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  Yves Bourel has been living in St. Barts for more than 10 years. He is an experienced journalist and has been the editor-in-chief for local newspapers. Currently, he is one of the radio announcers at Radio St. Barth for whom he covers political news and is presenting the local news every 2 weeks for St. Barths Online!
  August 17, 2001 - Issue # 4
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  March 24 plane crash
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  The Accident Investigation Bureau publishes its preliminary report.
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  If the preliminary report concerning the March 24 plane crash in St. Barth contains no revelations as to the causes of the catastrophe, still undetermined, it can nevertheless be credited with providing specific and fairly elaborate details. Assigned by the government's Transportation minister to investigate the worst plane accident in St. Barth's history, the four investigators from the Accident Investigation Bureau (BEA) working on the case have been delegated one very important task: public safety. Unlike their judicial counterparts who will are handling the legal aspects of the accident, the BEA's mission statement is to prepare recommendations that will allow the civil aviation authorities to modify or create legislature and take other measures to prevent this kind of accident from happening again.
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  The first and only recommendation to be made at this point concerns itself with flight information and how it is gathered. The Air Caraibe Twin Otter plane that crashed into a house in Public on its approach into the St. Jean airport on that Saturday afternoon was not equipped with a black box, nor was it required to, according to current regulations. What happened in those crucial, fatal moments preceding the flight that killed 20 people will not be known before the facts that could have been accurately registered and immediately accessed by an onboard flight recorder are painstakingly gathered and pieced together by investigators working on the case. The BEA is pushing the civil aviation authorities to shift existing legislation so that commercial carriers with a passenger seating capacity of nine and a maximum pre-takeoff ground weight of 5,700 kilos (12,540 pounds) are required to have at least one black box (flight recorder) on board.
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  Lacking crucial information about those last moments in flight, the investigators have not yet been able to identify the cause of the accident. The BEA report deals extensively with the findings of the investigation, none of which point to mechanical failure, at least not at this preliminary stage. The Twin Otter's maintenance schedule conformed to civil aviation board standards. An investigation of the plane's twin engines revealed that they were damaged in a similar manner, allowing investigators to conclude that both were functioning properly when the plane crashed. Though some eyewitnesses reported to have seen luggage being flung from the plane a few moments before it crashed, the hatch to the plane's baggage compartment was found in the wreckage. There had, in fact, been a problem with the hatch, but the report states that it was corrected in St. Martin prior to the flight's departure.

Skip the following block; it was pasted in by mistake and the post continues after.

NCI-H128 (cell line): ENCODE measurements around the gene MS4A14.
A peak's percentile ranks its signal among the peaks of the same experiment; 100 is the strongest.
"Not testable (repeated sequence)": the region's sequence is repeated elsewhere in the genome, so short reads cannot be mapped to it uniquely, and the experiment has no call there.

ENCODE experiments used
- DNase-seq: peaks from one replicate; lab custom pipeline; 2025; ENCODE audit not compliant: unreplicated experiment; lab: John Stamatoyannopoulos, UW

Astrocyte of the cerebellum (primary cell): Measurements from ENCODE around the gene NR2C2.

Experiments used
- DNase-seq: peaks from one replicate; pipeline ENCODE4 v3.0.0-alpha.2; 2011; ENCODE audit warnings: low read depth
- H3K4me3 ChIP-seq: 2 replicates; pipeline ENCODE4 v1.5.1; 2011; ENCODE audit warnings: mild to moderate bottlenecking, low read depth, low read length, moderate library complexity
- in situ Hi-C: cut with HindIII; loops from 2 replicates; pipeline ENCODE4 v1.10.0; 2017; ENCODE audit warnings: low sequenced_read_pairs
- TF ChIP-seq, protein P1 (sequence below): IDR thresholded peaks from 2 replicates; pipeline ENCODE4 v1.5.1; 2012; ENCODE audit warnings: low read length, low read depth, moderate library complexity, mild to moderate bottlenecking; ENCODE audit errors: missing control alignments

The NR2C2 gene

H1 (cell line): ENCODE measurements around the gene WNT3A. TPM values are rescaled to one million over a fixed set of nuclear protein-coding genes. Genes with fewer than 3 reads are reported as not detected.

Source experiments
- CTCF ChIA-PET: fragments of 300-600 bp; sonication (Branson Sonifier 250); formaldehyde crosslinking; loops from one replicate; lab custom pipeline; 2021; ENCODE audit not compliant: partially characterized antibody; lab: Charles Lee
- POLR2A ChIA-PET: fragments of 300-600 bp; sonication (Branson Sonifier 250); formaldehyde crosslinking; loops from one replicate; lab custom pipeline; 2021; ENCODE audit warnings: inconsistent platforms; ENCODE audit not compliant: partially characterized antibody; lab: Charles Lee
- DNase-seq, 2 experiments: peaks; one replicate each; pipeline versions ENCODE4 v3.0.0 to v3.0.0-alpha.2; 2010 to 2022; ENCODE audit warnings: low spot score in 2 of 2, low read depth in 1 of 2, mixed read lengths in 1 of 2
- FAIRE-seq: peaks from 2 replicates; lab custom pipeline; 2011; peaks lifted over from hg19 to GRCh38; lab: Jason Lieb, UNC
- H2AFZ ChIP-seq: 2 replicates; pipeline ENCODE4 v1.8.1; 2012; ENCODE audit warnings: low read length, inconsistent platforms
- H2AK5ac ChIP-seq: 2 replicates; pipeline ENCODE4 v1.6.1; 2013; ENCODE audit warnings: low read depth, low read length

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  Was human error to blame for the accident or events leading up to the crash? At this point, BEA investigators give no credence to the most popular hypothesis in circulation -that human error proved fatal- and limit their comments to state that no pathological or medical anomalies have been discovered that could be traced to the crash. As for experience, the pilot, Jean-Paul Jerpan, had approximately 10,000 professional flying hours to his credit, 5,000 of them logged on Twin Otter plane. On the day of the accident, he, like his co-pilot, had already executed four previous landings in St. Barth. The fatal flight's co-pilot was far less seasoned. He had a total of 670 flying hours to his credit, only 15 of which were flown on the Twin Otter. Hired by Air Caraibes just four months prior, the co-pilot had made plans to leave his employer a few days after the day of the crash to work with another carrier.
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  Currently, investigative efforts are focusing on a video that was found in the wreckage. Filmed by one of the passengers who perished in the flight (all 17 passengers died, as did the two-member flight crew and the resident of the home into which the plane crashed), the video has permitted investigators to identify three different 'sequences' of flight TX 1501. The first was filmed just after take-off, the second during the flight, and the third as the plane was making its approach into St. Barth. The images, being analyzed in a laboratory, may yield some explanations as to why the Twin Otter, after making an approach that eyewitnesses claim seemed lower than usual, veered to the left before nose diving and crashing just seconds later.

  More to come,

  Yves Bourel


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